11 Jul
New Dragonfly Species for Britain

New Dragonfly Species for Britain

A Yellow-spotted Emerald Dragonfly has been seen for the first time ever in Britain.

The dazzling insect was recently photographed at the Suffolk Wildlife Trust Carlton Marshes nature reserve, by local wildlife enthusiast Andrew Easton, and was later identified by natural history writer James Lowen. Andrew states: “I didn’t have a Dragonfly identification book with me to work out which particular species of Emerald Dragonfly it was, so I decided to tweet out one of the pictures I had just taken and see what suggestions came back. It was a huge surprise to receive the news that it appeared to be a species never seen in the UK before.”

The Yellow-spotted Emerald (Somatochlora flavomaculata) can be identified by its metallic, dark emerald colouration and the yellow triangular patterning that mark the sides of its body. The species is native to the fens, and other wetlands, of continental Europe, with populations from northern France to the eastern-most edges of their distribution in Siberia and Mongolia.

Similar to Butterflies, some Dragonfly species are known to be able to travel long distances. While Yellow-spotted Emerald is not known for migrating long distances it is thought that prolonged easterly winds during the spring and summer may have helped transport it overseas. Records show that the appearance of non-native Dragonfly species in Britain is increasing. For example, earlier this year a Large White-faced Darter was found at Landguard Bird Observatory on the Suffolk coast, the fourth record for the UK. However, the topic of Dragonfly migration is still poorly understood.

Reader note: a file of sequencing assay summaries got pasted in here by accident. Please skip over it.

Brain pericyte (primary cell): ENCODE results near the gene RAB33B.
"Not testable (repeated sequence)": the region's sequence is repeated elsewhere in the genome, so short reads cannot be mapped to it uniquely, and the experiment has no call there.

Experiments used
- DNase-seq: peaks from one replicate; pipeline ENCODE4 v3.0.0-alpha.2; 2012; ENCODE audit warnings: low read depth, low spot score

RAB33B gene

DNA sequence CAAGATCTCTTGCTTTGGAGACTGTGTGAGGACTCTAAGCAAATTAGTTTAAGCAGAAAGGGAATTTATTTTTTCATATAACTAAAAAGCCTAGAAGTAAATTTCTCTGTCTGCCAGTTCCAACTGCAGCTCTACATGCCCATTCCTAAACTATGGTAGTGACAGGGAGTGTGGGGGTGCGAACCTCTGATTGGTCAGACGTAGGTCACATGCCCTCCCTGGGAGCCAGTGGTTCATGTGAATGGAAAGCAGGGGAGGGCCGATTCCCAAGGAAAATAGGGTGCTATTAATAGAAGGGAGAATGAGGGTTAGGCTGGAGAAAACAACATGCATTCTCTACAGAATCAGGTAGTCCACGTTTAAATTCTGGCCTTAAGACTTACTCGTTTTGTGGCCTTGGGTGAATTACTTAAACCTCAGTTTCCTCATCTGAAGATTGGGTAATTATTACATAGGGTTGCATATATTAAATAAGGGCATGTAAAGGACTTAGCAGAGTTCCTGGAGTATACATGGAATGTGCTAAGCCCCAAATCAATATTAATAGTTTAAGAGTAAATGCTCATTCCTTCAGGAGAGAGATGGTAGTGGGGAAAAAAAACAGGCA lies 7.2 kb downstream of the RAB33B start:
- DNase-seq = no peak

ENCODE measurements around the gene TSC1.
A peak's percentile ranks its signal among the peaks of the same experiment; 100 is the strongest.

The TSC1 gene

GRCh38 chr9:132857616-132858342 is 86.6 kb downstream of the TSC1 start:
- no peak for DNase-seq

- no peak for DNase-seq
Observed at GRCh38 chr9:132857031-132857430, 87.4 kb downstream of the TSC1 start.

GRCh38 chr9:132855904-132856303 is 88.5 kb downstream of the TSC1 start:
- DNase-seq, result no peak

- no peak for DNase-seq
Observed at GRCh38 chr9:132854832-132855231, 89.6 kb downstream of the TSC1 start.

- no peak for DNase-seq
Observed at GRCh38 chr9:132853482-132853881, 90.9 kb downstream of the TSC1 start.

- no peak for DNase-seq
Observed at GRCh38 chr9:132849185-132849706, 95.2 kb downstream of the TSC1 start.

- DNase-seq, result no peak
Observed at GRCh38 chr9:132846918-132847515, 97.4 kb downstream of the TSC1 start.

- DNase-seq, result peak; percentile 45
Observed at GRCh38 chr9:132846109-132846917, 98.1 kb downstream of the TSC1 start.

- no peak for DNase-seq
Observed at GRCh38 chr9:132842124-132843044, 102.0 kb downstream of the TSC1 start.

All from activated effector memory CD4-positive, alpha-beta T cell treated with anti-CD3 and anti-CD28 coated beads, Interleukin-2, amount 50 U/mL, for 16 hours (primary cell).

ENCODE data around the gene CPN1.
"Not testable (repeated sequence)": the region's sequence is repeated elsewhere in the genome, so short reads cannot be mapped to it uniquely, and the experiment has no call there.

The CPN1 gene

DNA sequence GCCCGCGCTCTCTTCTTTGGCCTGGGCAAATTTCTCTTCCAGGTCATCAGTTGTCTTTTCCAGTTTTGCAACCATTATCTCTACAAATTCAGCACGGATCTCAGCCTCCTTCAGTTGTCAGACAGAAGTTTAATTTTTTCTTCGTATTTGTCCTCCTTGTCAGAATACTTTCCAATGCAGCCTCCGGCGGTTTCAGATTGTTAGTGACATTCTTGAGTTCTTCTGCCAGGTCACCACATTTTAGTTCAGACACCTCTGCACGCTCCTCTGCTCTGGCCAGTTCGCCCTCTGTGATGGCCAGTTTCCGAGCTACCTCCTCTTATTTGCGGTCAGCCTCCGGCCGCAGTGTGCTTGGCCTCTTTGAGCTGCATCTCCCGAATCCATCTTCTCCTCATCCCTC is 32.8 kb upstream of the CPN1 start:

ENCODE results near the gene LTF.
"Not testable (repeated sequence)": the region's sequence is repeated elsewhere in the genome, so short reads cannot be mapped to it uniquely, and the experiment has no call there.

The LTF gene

“This photograph illustrates the valuable contribution wildlife photographers make to conservation” states Eleanor Colver, Conservation Officer for the British Dragonfly Society. “Records such as this help our scientists map the appearance of non-native species across the country and better understand Dragonfly migration”.

For information on Carlton Marshes visit the Suffolk Wildlife Trust website: www.suffolkwildlifetrust.org

Yellow spotted Emerald photo by Andrew Easton.


Large White-faced Darter photo by Christophe Brochard.